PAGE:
- The first basic notion is nuclear string identifiable as a monopole flux tube. The nucleus would consist of one or more nuclear strings and they would define Hamiltonian cycle going through all vertices of the Platonic solid assignable to j-shell with angular momentum j=l +/- 1/2 and number of states N_{-}=2l or N_{+}=2l+2.
- The fact that flux tubes involve also Coulomb flux does not allow closed Hamiltonian cycles: these are possible only for electromagnetically neutral systems.
One can however eliminate one edge from the cycle. This kind of quasicycle for which the flux tube arrives point A from another Platonic solid and flows through all the remaining points of the cycle and returns to a neighboring point B and continues to a neighboring Platonic solid. This kind of quasicycles can be generated when the flux tube portions defining edges of closed cycles form reconnections: in this case however both the incoming and outgoing flux tube would correspond to missing edges. This would also allow degenerate quasi cycles with 2 vertices required by the model.
One can ask whether one should one allow Hamiltonian paths in which incoming and outgoing fluxes are not associated with neighboring vertices. Their number is obviously larger than the number of cycles.
- Both the harmonic oscillator potential used in the simplest nuclear model and Coulombic potential used in the model of atoms are characterized by a principal quantum number n such that l=1,2,..,n orbital angular momenta are realized for it.
This motivates the idea of nucleus-atom holography meaning that the protonic states of the nucleus correspond to the states of electrons of the atom. This also leads to a speculative question whether neutrinos could play the role of neutrons in atoms.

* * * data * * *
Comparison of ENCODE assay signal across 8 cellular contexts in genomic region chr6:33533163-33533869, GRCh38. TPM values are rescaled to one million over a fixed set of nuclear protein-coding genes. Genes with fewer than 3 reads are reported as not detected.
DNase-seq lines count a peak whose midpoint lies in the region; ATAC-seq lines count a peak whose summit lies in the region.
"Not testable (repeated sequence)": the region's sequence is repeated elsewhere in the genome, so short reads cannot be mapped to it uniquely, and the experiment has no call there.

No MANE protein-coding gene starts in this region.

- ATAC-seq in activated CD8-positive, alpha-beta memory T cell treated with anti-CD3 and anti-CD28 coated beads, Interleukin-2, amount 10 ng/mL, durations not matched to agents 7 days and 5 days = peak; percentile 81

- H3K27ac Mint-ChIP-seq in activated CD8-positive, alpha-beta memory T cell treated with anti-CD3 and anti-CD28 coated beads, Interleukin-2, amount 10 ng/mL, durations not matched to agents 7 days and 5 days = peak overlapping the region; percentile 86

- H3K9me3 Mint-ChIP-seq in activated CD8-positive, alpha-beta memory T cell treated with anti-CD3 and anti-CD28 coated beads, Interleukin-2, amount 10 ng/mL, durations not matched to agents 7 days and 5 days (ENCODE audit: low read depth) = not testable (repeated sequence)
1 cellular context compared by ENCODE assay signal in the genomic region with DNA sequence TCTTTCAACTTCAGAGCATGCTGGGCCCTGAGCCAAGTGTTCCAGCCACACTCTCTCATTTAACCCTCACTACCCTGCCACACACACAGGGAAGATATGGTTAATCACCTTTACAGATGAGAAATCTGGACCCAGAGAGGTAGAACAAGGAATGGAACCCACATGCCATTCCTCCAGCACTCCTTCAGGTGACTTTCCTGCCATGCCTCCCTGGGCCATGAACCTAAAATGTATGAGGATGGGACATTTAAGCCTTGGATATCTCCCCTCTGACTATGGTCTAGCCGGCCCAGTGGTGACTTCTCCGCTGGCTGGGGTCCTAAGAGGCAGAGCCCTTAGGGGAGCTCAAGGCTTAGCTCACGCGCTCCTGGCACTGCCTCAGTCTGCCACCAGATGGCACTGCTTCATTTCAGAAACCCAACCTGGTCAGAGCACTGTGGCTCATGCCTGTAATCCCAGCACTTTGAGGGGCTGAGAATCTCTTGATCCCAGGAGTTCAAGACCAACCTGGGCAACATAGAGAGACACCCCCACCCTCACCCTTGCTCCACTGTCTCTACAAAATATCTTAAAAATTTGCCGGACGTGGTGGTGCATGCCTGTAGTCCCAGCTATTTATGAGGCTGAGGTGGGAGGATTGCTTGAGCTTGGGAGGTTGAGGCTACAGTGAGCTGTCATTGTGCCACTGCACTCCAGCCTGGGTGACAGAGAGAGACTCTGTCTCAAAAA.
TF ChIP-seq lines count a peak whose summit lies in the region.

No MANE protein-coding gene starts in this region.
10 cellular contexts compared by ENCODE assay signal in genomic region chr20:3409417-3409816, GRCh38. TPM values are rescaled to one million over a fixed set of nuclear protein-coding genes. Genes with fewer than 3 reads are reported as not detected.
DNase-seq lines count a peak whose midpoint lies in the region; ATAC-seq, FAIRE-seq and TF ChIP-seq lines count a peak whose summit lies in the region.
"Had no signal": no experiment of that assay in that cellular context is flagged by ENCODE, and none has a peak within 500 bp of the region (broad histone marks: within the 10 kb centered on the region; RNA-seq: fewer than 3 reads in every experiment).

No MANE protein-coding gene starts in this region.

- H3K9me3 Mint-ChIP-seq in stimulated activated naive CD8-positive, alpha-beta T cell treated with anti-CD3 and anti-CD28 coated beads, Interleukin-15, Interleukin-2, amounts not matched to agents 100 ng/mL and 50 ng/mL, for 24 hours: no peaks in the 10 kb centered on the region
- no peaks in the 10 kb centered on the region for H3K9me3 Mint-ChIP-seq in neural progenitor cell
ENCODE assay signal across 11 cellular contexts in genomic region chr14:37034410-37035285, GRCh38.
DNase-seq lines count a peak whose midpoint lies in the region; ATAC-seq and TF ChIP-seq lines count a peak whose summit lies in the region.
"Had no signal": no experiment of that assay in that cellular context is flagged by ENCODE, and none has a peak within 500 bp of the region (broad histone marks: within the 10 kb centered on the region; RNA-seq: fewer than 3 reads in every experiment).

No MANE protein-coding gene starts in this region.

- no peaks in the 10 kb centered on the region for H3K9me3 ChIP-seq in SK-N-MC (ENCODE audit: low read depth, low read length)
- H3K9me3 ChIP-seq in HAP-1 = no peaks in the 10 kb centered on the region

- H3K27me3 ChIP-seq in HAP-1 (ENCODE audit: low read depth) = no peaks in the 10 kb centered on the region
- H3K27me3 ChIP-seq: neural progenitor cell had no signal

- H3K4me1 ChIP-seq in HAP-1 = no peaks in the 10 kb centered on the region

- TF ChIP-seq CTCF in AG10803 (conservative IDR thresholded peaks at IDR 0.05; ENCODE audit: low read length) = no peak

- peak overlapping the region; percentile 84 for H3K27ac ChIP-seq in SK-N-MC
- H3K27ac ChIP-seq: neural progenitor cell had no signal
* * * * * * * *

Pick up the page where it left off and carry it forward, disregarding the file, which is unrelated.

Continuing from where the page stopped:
- For the first option the particles could be assigned to V vertices of the platonic solid or to the V edges of the Hamilton cycle: if the quasi-Hamilton cycles are allowed, then only the vertices are allowed. The numbers of vertices are given by V= 4,6,8,12,20 for T,O,C,I,D.
It is interesting to look in detail at the assignments of states at different n-shells.
- n=0: l=0. There are 2 states. Degenerate Platonic solid as diametrically opposite points of the sphere.
- n=1: l=0,1. There are 2+2+4 states. 2 degenerate Platonic solids + T
- n=2: l=0,1,2: 4+6 additional states to n=1-shell. Additional T and O.
- n=3: 6+8 additional states to n=2-shell. Additional O and C.
- n=6: 8+10 additional states to n=3 shell. 6 corresponds to C. 10 has no counterpart as a single platonic solid. 10 → T +O.
- n=6: 10 +12 states: 12 corresponds to I. 10→ T+O.
- For the second option one assigns particles at the centers of complementary edges which by definition do not belong to the Hamiltonian cycle. There are F-2 complementary edges.
One has F-2\in {2,6,4,18,10} for T,O,C,D,O.
- n=0: The 2 states correspond to T.
- n=1: The 2+4=6 additional states correspond to T+C:
- n=2: l=0,1,2: The 4+6=10 additional states correspond to C+O.
- n=3: There are 6+8 additional states. 6 corresponds to O but 8 corresponding to j=3+1/2 is missing. T+O would give 2+6=8 and C+C would give 4+4=8. j=3+1/2 cannot therefore correspond to a single platonic solid.